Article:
Since you asked, and it's a perfectly legitimate question, here's why it doesn't violate the Fifth Amendment (from Garner v. US):
The Fifth Amendment doesn't say "you can't be made to say anything that hurts you." It says "no person...shall be compelled in any criminal case to be a witness against himself." The only time Fifth Amendment protection applies is if you are being forced by the government to make a statement that could open you up to an accusation or conviction of a criminal offense. It's fairly broad (if it would help prove any aspect of the charge, you can claim immunity), but it's also restricted (you can't claim it unless it really would tend to incriminate you).
That means that you could only argue the Fifth Amendment if your tax return might help prove a criminal case against you (the fact that disclosing income leads to you needing to pay tax does not qualify as "self-incrimination"). But the amount of income is not one of those things that might incriminate you -- you can get income through all sorts of ways. The thing that is incriminating is revealing the source of the income, and you can claim Fifth Amendment privilege for that.
- The only time you could possibly claim privilege is if you were being forced into a statement that might tend to incriminate you in a criminal proceeding. A statement that makes you liable for tax doesn't mean it might incriminate you.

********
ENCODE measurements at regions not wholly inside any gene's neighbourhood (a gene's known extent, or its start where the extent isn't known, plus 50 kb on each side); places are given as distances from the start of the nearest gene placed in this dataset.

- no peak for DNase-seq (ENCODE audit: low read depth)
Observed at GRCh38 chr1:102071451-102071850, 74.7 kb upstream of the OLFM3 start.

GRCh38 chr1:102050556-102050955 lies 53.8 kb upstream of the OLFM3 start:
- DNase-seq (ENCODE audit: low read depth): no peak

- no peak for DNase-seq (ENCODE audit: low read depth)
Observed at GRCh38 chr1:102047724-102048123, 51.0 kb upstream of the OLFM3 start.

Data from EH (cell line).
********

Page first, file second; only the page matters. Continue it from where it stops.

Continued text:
- Filing an income tax return isn't inherently incriminating. The fact that you have income not included in any other part of the return (illegal income goes under "other income") doesn't imply you've committed a crime -- lots of people have other income.
- The amount of income can't be incriminating. The source can be, but you can claim Fifth Amendment privilege for that if it might incriminate you. And lawful income under "other income" still might give rise to a reasonable fear of prosecution, so the fact that you're justified in claiming Fifth Amendment privilege in source of income doesn't mean you're guilty of a crime.
Note that there are cases where you are flat-out exempt from filing tax returns under the Fifth Amendment: Marchetti v. US and Grosso v. US found that registration and tax on gambling could be blocked by a Fifth Amendment claim, which didn't even have to be asserted at time of filing, because merely filing the special return would establish you as a gambler (heavily regulated/often criminalized at the state level). The difference with the normal income tax form is that everyone (just about) files one, and so filing it doesn't mean you're a criminal. If there was a separate line along the lines of "Income from Illegal Drug Sales," that might be one thing (anything other than $0 is inherently incriminating). But all the questions are broad, and have many legal sources of income associated with them.